Texas pastor details realities of human smuggling: Ransom gets paid or people get killed

Unaccompanied minors ride atop the wagon of a freight train, known as La Bestia (The Beast) in Ixtepec, in the Mexican state of Oaxaca, June 18, 2014.
Unaccompanied minors ride atop the wagon of a freight train, known as La Bestia (The Beast) in Ixtepec, in the Mexican state of Oaxaca, June 18, 2014. | Reuters/Jose de Jesus Cortes

The cartel member waiting in the sunny Walmart parking lot with a captive beside him looked just like anyone else, said Pastor Robert Sanchez of El Tabernaculo Church in San Juan, Texas.

In an interview with The Christian Post, Sanchez described how he, along with a fellow pastor, had arrived to deliver a ransom in exchange for a 15-year-old boy brought across the border by a cartel to join his relatives in the United States.

The standard cartel price for a border crossing is $1,500 paid on each side of the border. But often gang members ransom the people they take across for even more money, Sanchez explained.

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Somewhere in the U.S., the boy’s relatives had gathered enough money to smuggle him into the country and gave the final ransom payment to the two pastors so they could make the drop.  

“Once the relatives know, they’ll pay any money,” Sanchez said. “When human traffickers don’t collect, they’ll just kill them.”

The boy wasn’t afraid or shaken because he had already spent months traveling with the cartel to cross the border, the pastor added.

The well-dressed cartel member drove a new Lincoln Navigator, had clean-cut hair and no tattoos. He demanded the money and then released the boy to go with the pastors, Sanchez recalled. Then the gang member showed the AR-15 under his coat.

“You never have seen me. You never have heard of me, and this never happened," Sanchez remembers the gang member telling the other pastor. "Take your boy and never remember who I am.” 

Sanchez has pastored El Tabernaculo Church for 32 years. Incidents like this one are so common that he doesn’t need to ask for protective anonymity, he said.

On three occasions, he unwittingly rented a rental property he owned to cartel people smugglers.

Sanchez discovered his mistakes when neighbors warned him that dozens of people had been packed into the small property for days.

After he called law enforcement to deal with the cartel members, he had to hire a cleaning service for the apartment. It took three days to remove the trash and sanitize the apartment.

“It’s strange, weird and somewhat normalized. This was almost standard procedure for people in the area with relatives,” he said. “I was afraid, nervous and uncertain, yet with a greater confidence because I was doing the right thing. You do what you have to do to rescue this boy.”

Originally from Mexico, Sanchez traveled to the U.S. in high school and got a college education while navigating the system of visas which allowed him to legally remain in the U.S., he said.

When he finished school, the pastor said he felt God called him to start a church near the border, where he would be a missionary to all of South America without ever leaving his own country.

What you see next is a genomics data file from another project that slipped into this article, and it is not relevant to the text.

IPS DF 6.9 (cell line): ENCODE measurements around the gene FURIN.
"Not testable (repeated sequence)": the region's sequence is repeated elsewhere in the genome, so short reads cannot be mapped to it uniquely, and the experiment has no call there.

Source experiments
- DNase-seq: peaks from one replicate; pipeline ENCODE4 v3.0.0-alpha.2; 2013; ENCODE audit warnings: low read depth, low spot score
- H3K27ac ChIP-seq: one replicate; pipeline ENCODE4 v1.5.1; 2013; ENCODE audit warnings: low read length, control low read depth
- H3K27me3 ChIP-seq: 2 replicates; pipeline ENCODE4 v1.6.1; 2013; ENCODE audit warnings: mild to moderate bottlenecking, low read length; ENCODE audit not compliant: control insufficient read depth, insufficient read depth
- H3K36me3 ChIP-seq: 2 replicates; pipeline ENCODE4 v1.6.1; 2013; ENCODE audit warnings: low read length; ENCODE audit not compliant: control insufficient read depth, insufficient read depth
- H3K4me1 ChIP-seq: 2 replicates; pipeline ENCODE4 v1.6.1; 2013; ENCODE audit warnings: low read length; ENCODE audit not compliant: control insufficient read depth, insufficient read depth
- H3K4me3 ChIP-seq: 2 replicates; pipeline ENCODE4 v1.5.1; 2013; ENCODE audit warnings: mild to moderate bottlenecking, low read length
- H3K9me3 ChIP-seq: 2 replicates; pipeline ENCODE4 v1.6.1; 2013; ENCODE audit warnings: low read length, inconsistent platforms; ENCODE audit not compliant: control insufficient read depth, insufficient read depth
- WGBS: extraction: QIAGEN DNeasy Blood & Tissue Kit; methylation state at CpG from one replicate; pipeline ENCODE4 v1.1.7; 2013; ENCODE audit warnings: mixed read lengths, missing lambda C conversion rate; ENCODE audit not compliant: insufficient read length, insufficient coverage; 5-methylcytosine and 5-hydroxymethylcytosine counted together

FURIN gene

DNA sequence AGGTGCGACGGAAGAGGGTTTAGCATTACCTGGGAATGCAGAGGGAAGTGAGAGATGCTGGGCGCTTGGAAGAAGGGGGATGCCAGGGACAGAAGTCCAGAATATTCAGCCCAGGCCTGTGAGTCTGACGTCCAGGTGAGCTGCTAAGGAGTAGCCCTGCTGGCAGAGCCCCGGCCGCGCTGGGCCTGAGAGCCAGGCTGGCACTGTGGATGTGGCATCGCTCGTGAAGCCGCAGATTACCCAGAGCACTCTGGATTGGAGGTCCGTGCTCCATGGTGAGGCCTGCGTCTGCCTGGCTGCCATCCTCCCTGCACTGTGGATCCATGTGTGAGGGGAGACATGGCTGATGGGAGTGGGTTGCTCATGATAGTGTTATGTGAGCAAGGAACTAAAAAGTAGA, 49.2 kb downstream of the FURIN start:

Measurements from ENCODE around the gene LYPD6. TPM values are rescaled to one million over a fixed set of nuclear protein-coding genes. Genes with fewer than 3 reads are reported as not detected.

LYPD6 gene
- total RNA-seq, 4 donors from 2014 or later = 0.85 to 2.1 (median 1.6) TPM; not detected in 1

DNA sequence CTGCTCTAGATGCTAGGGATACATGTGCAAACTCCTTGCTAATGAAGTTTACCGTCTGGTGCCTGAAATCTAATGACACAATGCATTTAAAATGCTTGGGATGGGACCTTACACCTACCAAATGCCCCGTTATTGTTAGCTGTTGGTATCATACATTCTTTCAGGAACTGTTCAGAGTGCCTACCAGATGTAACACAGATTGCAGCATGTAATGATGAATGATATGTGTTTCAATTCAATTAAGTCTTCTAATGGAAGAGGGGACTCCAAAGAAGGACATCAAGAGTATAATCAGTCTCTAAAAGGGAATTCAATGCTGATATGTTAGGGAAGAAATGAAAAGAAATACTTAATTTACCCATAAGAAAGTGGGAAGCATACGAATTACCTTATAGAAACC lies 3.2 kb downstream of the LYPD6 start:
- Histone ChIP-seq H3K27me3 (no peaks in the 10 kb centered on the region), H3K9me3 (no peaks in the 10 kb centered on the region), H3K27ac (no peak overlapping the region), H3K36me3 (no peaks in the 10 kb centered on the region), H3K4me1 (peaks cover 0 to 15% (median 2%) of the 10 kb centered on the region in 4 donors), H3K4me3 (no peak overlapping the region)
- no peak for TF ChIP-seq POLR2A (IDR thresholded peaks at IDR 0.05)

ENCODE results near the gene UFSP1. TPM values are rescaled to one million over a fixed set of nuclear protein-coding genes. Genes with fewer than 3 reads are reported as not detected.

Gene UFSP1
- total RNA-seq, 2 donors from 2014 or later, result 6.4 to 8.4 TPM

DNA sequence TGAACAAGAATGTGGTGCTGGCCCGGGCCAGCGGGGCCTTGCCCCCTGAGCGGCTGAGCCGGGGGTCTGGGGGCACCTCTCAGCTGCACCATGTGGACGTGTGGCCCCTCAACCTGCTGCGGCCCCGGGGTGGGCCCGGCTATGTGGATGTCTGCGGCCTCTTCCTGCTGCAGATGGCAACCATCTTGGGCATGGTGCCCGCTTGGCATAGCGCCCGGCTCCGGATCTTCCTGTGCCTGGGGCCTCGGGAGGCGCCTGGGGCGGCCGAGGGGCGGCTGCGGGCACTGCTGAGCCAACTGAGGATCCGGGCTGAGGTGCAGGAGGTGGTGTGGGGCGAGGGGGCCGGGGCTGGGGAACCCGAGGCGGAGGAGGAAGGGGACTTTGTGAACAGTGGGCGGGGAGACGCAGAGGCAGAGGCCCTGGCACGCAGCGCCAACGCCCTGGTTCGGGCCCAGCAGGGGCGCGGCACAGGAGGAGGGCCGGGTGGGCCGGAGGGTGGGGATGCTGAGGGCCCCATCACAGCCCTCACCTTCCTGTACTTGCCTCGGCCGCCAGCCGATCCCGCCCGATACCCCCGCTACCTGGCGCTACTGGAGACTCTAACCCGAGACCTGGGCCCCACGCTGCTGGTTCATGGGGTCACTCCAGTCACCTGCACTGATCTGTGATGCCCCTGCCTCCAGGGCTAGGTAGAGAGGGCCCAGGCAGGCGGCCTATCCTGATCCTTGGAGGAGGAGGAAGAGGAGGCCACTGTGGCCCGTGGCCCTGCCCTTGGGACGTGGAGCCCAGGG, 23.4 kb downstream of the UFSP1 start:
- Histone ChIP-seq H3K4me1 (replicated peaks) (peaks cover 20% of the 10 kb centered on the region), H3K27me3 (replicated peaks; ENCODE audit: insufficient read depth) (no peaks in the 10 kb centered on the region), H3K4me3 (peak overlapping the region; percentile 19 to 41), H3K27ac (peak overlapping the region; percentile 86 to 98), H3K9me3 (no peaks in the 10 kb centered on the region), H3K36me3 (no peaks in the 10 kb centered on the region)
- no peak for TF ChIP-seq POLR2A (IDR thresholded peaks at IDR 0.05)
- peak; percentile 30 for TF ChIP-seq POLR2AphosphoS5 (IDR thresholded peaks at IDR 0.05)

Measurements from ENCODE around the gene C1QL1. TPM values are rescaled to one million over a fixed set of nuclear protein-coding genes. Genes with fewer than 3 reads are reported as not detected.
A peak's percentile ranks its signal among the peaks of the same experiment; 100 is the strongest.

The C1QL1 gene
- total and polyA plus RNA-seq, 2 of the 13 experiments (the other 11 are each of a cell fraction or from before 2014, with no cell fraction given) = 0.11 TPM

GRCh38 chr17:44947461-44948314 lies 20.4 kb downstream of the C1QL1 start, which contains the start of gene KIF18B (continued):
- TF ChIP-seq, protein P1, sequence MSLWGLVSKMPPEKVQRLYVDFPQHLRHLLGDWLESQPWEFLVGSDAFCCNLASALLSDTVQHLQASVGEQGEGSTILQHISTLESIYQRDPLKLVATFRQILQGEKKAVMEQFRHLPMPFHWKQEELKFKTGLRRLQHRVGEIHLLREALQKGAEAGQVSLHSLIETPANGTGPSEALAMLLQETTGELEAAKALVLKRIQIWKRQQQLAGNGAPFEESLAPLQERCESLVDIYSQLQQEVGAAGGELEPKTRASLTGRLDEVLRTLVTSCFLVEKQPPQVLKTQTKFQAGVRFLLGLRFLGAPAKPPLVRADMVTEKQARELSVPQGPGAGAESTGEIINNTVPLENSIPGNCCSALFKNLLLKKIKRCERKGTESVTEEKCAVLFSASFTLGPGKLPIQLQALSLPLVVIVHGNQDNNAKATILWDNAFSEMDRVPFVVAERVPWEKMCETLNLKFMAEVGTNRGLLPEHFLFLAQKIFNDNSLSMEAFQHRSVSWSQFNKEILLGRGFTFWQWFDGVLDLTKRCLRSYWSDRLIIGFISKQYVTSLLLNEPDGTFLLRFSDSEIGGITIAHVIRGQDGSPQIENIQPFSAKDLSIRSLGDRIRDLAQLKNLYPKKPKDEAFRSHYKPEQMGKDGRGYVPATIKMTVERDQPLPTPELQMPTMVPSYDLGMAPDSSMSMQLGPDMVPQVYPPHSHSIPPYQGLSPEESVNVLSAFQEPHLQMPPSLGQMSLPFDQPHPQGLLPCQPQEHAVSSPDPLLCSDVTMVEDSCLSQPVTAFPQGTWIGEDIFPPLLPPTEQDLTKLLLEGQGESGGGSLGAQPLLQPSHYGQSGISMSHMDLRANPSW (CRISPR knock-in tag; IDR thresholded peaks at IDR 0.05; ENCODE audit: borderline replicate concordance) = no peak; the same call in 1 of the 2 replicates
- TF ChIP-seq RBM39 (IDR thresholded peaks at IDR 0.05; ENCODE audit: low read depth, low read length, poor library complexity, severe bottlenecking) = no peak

“One of my biggest burdens in my heart is to preach the Gospel to people as they come across the border,” Sanchez said. “They change their perspective so they’re not coming to look for money, but so they can become productive citizens in the United States. The United States is a blessed country where there are numerous opportunities.”

Most people who cross the border are good people fleeing violence or looking for work to support their families, he assured. But a sizeable minority are violent and dangerous criminals. Illegal immigration depends on organized crime, Sanchez contended.

Sanchez’s experiences in ministry have stretched and challenged him.

As long as the U.S. remains a prosperous and peaceful country, people will try to cross the border, he said. And sometimes, they'll do it illegally.

“I’ve had to question myself many times and ask God what my job is in these situations,” he said. “I never help people cross the border illegally. It wouldn’t be right. But if someone has crossed and they’re in danger, it’s my job to help them. When they’re in our land, I say we have a moral obligation and spiritual obligation to be the hands of Christ for the foreigners and give them water and food and show them the love of Christ.”

Sanchez and his church saw a rise in illegal immigration happen during the Obama administration, he said.

To help meet the needs of the people crossing the border illegally, Sanchez’s church of nearly 200 people volunteered at a local Catholic shelter for illegal immigrants.

“For about a month, our church had about 75 people daily volunteering at the shelter 16 hours per day,” he said. “Shelters were so overwhelmed it was incredible. They’re in a time where they’re very vulnerable. It’s a prime time to give them the Good News.”

Sanchez argues that the inrush of illegal immigrants can trace its origins to the policies of the Obama administration.

From 2009 to 2011, the Phoenix Field Division of the Bureau of Alcohol, Tobacco, Firearms and Explosives permitted the sales of nearly 2,000 guns to Mexican cartels in an attempt to track buyers and sellers. They called it “Operation Fast and Furious.”

The gangs used the guns to fight a drug war, Sanchez said.

“Many people were killed, pastors were kidnapped, churches were ransacked. In those eight to 10 years, most people who had a legal visa to visit the U.S. came across legally and overstayed their visa. They were basically running for their life,” he said. “We know who funded it and who promoted it.”

While criticism of the operation began in 2011 under the Obama administration, a similar probe was reportedly carried out during the final years of the George W. Bush administration through the same ATF office in which over 200 weapons were involved and about a dozen ended up in Mexico.